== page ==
Psychotherapy works to help those who feel stuck or anxious, or who are experiencing an underlying sense of sadness about their lives.
Some of the common issues psychotherapy and counselling can help with are:
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Low self-esteem, often a consequence of other symptoms or life problems, is something that most people experience at some points in their lives. Feeling insecure or suffering from a chronic lack of confidence may be a passing phase; however it can also be experienced as a life-long condition. Low self-esteem can manifest in social or personal withdrawal, feelings of anxiety and depression, the excessive need to be liked, comparing oneself negatively to others or to imaginary ideals and being overly influenced by others.
The role of other people is obviously crucial, then, for someone lacking in self-esteem. The negative self-image is only ever presented in comparison with a perceived ideal. That is to say, either by comparing oneself with an idealised version of themselves, or by citing an ideal that others achieve but which is beyond the person him or herself.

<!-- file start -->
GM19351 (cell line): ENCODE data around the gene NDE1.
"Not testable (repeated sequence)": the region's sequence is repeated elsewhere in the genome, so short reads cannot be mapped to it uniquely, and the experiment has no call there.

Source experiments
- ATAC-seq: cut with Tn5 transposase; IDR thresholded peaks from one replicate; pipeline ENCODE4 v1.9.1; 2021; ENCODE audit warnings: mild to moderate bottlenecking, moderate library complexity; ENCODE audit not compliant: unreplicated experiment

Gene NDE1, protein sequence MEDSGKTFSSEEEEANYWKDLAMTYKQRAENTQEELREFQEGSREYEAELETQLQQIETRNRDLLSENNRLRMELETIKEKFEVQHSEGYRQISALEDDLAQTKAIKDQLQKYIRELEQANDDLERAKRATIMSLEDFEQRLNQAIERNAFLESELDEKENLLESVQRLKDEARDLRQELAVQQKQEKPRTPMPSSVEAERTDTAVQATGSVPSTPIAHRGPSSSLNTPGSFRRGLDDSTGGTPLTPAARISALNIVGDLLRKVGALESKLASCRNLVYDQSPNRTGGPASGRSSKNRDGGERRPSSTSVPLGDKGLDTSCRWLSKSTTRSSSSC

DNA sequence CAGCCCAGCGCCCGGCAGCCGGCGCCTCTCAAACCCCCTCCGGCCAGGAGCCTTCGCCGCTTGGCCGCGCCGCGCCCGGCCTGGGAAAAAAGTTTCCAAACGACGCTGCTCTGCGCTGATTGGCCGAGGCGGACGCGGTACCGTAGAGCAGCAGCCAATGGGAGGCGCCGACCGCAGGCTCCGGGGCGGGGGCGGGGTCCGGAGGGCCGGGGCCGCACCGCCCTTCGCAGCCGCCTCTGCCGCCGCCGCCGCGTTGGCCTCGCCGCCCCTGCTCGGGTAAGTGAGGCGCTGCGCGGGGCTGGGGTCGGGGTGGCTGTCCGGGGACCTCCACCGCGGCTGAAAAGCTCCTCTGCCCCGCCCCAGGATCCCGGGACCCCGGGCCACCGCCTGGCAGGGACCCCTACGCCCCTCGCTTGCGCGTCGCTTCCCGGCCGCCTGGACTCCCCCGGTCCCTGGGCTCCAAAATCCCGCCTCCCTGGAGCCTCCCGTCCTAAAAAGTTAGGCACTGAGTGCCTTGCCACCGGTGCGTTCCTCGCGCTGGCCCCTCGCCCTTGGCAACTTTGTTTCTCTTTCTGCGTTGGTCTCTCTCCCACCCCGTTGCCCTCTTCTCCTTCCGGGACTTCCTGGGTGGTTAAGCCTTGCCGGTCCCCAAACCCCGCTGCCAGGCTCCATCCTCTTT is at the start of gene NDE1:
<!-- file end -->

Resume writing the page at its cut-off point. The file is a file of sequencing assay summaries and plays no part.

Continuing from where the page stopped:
The work of therapy here is to engage with the client on the history of these ideals and to disengage the feelings of low self-esteem from contingent factors. These may have come about from childhood dynamics, a punitive parent or rivalrous sibling, or it may be that the course of a relationship has exacerbated the problem, and undermined confidence. This latter can become a vicious circle for the individual. Fearing rejection or even criticism, a need to please others develops, and the person becomes self-sacrificing and self-damaging in the process. This results in an increased polarization between a lowering of confidence and, paradoxically, a growing inner anger or even narcissism. These are compensatory factors and will lead the individual down dangerous paths. The individual in therapy is encouraged to reflect critically on the imaginary ideals that have been internalised, to develop an awareness of the contingency nature of many external and apparently immovable factors and to allow the individual to access more of his or her own inner resources and qualities in an autonomous and independent way.